Security Analysis: Sixth Edition, Foreword by Warren Buffett (Security Analysis Prior Editions) 6th Edition
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From the Publisher
Benjamin Graham is considered to be the founder of value investing and taught at Columbia University’s Graduate School of Business.
David L. Dodd was a colleague of Graham’s at Columbia University, where he was an assistant professor of finance.
- Item Weight : 2.54 pounds
- Hardcover : 700 pages
- ISBN-10 : 0071592539
- ISBN-13 : 978-0071592536
- Dimensions : 6.6 x 2.3 x 9.4 inches
- Publisher : McGraw-Hill Education; 6th edition (September 25, 2008)
- Language: : English
- Best Sellers Rank: #16,861 in Books (See Top 100 in Books)
- Customer Reviews:
Top reviews from the United States
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Benjamin Graham and David L. Dodd have written an excellent book. It's easy to follow and has an incredible amount of insight. Don't lose out on it by buying the incomplete 6th edition. The commentary and forwards provided are great in the 6th edition, but they in no way make up for the shockingly VAST amount of MISSING content.
**Shoutout to theamazing Amazon Kindle rep who helped me figure this out and take care of the issue! McGraw Hill was of ZERO help**
The ridiculous thing is that I would have gladly paid extra for the full thing in two print volumes.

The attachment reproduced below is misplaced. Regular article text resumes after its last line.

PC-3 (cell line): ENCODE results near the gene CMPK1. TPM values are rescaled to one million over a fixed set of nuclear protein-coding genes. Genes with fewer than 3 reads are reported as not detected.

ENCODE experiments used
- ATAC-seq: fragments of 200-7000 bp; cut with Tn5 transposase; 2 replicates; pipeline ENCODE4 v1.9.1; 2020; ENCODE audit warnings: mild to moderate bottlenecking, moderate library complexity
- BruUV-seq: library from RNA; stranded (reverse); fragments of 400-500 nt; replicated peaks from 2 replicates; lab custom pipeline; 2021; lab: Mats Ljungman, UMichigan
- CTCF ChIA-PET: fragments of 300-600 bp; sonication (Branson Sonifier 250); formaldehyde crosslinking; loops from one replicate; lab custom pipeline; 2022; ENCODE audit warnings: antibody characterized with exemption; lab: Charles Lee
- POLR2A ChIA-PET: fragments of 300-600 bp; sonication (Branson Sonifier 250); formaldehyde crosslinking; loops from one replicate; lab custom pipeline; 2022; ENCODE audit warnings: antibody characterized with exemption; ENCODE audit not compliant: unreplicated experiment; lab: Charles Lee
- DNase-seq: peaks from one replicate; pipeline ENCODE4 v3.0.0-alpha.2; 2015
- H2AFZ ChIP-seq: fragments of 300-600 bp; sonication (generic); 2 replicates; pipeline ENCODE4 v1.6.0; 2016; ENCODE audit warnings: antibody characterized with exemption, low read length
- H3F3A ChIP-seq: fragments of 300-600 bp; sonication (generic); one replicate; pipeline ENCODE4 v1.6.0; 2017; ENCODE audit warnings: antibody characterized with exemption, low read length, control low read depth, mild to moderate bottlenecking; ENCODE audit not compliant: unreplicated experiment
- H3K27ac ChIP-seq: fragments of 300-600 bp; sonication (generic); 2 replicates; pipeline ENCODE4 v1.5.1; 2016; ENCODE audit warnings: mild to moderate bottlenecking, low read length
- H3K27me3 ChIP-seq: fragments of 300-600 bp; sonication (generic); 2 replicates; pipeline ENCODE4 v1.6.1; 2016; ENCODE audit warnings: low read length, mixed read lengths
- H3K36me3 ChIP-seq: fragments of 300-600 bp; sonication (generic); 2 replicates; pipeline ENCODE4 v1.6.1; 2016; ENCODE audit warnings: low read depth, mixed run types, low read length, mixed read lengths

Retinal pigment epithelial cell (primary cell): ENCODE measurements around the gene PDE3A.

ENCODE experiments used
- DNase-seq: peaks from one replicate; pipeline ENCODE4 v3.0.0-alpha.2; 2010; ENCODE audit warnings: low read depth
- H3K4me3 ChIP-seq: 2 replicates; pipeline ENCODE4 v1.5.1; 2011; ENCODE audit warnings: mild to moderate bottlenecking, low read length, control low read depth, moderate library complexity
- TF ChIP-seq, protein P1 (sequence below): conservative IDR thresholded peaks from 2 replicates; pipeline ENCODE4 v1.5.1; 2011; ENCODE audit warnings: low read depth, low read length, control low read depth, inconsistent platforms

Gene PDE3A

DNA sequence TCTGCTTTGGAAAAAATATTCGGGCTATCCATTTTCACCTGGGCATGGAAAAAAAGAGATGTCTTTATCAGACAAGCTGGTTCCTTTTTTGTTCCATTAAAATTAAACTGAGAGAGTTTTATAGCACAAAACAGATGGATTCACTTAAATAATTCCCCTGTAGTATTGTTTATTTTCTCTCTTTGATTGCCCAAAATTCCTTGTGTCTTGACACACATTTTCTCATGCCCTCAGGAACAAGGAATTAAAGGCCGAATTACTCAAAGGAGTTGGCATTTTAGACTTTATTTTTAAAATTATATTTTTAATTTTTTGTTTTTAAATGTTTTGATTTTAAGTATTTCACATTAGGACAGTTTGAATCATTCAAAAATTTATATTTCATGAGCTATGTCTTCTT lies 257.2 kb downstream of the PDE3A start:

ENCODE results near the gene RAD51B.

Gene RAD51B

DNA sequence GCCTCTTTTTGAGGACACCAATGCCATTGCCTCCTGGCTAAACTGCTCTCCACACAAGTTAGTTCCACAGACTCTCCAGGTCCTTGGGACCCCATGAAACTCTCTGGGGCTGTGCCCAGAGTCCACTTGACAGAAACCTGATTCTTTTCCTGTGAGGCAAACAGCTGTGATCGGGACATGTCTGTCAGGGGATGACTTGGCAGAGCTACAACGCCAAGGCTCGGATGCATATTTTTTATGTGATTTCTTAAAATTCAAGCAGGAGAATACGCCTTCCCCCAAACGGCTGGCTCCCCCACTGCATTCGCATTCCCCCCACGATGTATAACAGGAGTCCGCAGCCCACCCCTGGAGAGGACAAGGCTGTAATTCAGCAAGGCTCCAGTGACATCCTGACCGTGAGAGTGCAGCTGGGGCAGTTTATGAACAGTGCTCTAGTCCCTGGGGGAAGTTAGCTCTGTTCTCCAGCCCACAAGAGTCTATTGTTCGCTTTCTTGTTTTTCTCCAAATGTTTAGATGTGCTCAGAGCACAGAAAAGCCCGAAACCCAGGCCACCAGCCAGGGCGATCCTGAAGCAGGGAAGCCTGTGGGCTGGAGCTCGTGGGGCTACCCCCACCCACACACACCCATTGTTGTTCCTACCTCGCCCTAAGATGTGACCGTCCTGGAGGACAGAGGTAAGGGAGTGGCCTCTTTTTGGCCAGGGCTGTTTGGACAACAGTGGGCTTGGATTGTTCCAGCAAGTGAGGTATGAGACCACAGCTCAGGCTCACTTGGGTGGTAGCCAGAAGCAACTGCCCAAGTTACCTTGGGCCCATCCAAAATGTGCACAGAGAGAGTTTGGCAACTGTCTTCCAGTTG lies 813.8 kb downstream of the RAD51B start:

In the case of the 6th edition of Security Analysis, the value is a poor one indeed. The book has been "updated" to include the commentary of some of the more well-known value investors of our age, which by itself is great. However, what the good folks over at McGraw Hill downplay is the fact they decided to remove a sizable portion of the actual text from the book, and shift it to a CD-Rom. Out of the 52 chapters that comprise this masterful work, 11 (~21% of the original text) have been omitted from the actual book, along with the appendix which houses a great deal of statistical data that adds vital context to Graham and Dodd's insightful analysis. The CD-Rom adds another layer of consumer woe to this laughable excuse of an edition. Inserting the CD in to your computer you are prompted to provide a host of information (Name, Email, etc.) to access the text that you own. On principle, I refuse to jump through these hoops just because some unscrupulous publisher thinks he can get clever on how to collect my personal information.
I guess it’s fitting that in a book that teaches you how to search for value your first test is to actually choose the version that provides the most value for your dollar. I can tell you this now; the 6th edition is not the version that does the trick. Please learn from my mistake and choose another version that does not short change you on content. As a starting point, the 2nd edition, published in 1940, is the version that Warren Buffett used when he was getting his start in the investing world.
This book is a timeless classic on investing and you will be enriched mentally and possibly even financially if you are willing to read thoughtfully and diligently. However, your journey through securities analysis will be hobbled if you only receive 4/5 of the content you purchased. To that end I would recommend a version of Security Analysis other than the 6th edition.